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From "Steven W. Orr" <ste...@syslang.net>
Subject RE: Fundamental question about spam image processing.
Date Mon, 02 Apr 2007 16:26:02 GMT
On Monday, Apr 2nd 2007 at 12:18 -0400, quoth Rob McEwen (PowerView Systems):

=>> It turns out that the basis for their analysis is to look at 
=>> the size of 
=>> the image as well as the number of colors. 99.99% of all spam 
=>> images have 
=>> less than 16 colors. Once they found an image with 22 colors. 
=>> This sounds 
=>> like a dirt cheap way to get a huge boost in spam 
=>> recognition. They may 
=>> have other tricks they do, but I just wanted to report what I learned.
=>
=>Sounds great... but this begs the question... what strategies do they 
=>use to ensure that someone's GIF logo in a legit e-mail doesn't cause 
=>that legit e-mail to get blocked as spam? In other words, for this to be 
=>an effective strategy, wouldn't it ALSO need to be true that these stats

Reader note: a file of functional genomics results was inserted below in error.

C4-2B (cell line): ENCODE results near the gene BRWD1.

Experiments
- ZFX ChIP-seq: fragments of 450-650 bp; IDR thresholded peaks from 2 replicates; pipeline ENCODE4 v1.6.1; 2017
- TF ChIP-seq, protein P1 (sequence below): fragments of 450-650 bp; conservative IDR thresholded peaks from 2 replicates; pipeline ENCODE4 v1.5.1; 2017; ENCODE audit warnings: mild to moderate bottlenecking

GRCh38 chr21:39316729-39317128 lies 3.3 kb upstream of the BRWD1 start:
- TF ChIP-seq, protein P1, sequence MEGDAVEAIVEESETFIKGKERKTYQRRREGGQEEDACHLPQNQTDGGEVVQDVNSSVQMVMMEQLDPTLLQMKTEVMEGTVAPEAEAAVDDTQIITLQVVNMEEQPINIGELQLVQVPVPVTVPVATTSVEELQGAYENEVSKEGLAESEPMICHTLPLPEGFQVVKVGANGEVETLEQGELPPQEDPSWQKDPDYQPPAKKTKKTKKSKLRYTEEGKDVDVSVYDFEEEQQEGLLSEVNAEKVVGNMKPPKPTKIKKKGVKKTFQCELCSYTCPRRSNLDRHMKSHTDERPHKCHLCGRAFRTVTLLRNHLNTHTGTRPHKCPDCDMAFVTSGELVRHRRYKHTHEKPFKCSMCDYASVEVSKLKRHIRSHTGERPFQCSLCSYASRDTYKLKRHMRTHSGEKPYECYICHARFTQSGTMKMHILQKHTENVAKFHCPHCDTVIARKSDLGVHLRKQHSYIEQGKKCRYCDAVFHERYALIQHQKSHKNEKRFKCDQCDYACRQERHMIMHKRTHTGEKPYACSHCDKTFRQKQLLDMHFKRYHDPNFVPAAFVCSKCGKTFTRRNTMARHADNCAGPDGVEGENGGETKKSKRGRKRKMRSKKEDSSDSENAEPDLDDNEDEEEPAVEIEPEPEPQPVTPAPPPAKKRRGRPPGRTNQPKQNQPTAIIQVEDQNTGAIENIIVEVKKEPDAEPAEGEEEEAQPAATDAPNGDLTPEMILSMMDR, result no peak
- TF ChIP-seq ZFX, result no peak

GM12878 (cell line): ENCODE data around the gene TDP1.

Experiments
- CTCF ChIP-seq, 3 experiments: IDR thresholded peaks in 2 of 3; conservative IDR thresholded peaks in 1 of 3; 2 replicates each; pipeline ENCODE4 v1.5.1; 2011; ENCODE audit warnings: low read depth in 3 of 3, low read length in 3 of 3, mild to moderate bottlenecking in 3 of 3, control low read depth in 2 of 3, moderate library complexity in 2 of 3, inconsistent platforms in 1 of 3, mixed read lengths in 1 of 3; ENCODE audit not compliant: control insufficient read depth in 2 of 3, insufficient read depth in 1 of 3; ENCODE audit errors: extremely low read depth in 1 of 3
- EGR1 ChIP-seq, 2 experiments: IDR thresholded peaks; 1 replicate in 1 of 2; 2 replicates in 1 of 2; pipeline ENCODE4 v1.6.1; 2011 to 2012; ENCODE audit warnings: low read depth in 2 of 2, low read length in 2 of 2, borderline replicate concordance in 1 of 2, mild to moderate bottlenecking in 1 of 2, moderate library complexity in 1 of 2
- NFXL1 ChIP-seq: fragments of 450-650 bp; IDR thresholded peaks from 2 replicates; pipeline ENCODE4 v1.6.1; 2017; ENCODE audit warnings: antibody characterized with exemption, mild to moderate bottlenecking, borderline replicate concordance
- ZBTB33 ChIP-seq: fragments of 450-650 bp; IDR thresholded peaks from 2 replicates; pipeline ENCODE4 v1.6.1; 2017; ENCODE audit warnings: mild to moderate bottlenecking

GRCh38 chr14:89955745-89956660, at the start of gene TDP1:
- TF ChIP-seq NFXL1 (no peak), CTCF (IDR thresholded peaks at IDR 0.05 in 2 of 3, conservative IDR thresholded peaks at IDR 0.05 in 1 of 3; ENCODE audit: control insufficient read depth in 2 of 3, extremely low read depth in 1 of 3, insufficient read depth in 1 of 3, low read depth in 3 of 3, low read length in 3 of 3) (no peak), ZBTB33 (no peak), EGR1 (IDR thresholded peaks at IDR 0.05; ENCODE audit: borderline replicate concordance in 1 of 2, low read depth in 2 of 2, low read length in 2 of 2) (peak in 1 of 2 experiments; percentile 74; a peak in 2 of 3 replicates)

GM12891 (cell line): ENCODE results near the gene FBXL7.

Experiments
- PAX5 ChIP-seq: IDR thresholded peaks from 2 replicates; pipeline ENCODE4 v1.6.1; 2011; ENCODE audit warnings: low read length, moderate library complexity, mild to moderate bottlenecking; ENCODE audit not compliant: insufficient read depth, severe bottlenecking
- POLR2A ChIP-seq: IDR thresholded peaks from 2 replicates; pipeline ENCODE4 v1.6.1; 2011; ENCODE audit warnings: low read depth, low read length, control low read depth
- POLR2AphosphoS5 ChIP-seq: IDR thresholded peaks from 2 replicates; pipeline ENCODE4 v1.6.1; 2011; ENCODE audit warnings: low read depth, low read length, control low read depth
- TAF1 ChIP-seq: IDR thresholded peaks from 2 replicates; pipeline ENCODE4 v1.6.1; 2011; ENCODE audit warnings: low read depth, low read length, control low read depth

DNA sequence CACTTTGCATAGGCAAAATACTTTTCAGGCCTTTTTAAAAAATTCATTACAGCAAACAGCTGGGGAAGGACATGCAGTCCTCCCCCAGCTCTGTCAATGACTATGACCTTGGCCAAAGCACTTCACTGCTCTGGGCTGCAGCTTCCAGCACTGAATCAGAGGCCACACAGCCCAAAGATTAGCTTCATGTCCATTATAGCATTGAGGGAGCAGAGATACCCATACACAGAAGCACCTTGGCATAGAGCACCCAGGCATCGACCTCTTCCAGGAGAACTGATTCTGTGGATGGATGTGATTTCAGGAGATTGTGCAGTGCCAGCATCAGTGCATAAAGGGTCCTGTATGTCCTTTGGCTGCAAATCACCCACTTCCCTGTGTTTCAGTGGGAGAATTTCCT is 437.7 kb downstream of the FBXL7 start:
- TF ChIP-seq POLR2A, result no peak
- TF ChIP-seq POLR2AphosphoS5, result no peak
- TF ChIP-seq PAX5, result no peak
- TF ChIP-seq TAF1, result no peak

=>are NOT typically the case for images in legit e-mail?

My understanding is that the size of the image is the discriminator. 
Logo's tend to be smaller than image spam or short and wide and a header 
across the top. Also, logos tend to be huge in bytecount and are 
frequentlt displayed as shrunk. The size and the number of colors seems to 
be key.

-- 
Time flies like the wind. Fruit flies like a banana. Stranger things have  .0.
happened but none stranger than this. Does your driver's license say Organ ..0
Donor?Black holes are where God divided by zero. Listen to me! We are all- 000
individuals! What if this weren't a hypothetical question?
steveo at syslang.net

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